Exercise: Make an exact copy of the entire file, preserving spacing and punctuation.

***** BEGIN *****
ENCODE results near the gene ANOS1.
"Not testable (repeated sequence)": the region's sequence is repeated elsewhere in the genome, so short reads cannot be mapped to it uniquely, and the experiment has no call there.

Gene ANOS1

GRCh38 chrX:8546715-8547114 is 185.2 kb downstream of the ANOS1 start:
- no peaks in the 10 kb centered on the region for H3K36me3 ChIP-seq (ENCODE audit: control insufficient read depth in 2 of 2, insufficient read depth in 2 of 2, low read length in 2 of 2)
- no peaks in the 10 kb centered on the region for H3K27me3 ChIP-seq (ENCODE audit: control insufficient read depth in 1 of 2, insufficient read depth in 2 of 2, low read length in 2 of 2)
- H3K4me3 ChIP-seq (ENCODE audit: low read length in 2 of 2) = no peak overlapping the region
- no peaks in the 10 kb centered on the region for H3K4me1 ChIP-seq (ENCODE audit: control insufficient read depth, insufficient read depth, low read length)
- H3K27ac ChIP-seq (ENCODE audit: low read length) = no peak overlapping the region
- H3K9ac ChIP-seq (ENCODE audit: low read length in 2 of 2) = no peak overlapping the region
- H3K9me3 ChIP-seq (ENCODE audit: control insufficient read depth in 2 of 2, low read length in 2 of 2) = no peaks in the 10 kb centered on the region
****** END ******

ENCODE results near the gene ANOS1.
"Not testable (repeated sequence)": the region's sequence is repeated elsewhere in the genome, so short reads cannot be mapped to it uniquely, and the experiment has no call there.

Gene ANOS1

GRCh38 chrX:8546715-8547114 is 185.2 kb downstream of the ANOS1 start:
- no peaks in the 10 kb centered on the region for H3K36me3 ChIP-seq (ENCODE audit: control insufficient read depth in 2 of 2, insufficient read depth in 2 of 2, low read length in 2 of 2)
- no peaks in the 10 kb centered on the region for H3K27me3 ChIP-seq (ENCODE audit: control insufficient read depth in 1 of 2, insufficient read depth in 2 of 2, low read length in 2 of 2)
- H3K4me3 ChIP-seq (ENCODE audit: low read length in 2 of 2) = no peak overlapping the region
- no peaks in the 10 kb centered on the region for H3K4me1 ChIP-seq (ENCODE audit: control insufficient read depth, insufficient read depth, low read length)
- H3K27ac ChIP-seq (ENCODE audit: low read length) = no peak overlapping the region
- H3K9ac ChIP-seq (ENCODE audit: low read length in 2 of 2) = no peak overlapping the region
- H3K9me3 ChIP-seq (ENCODE audit: control insufficient read depth in 2 of 2, low read length in 2 of 2) = no peaks in the 10 kb centered on the region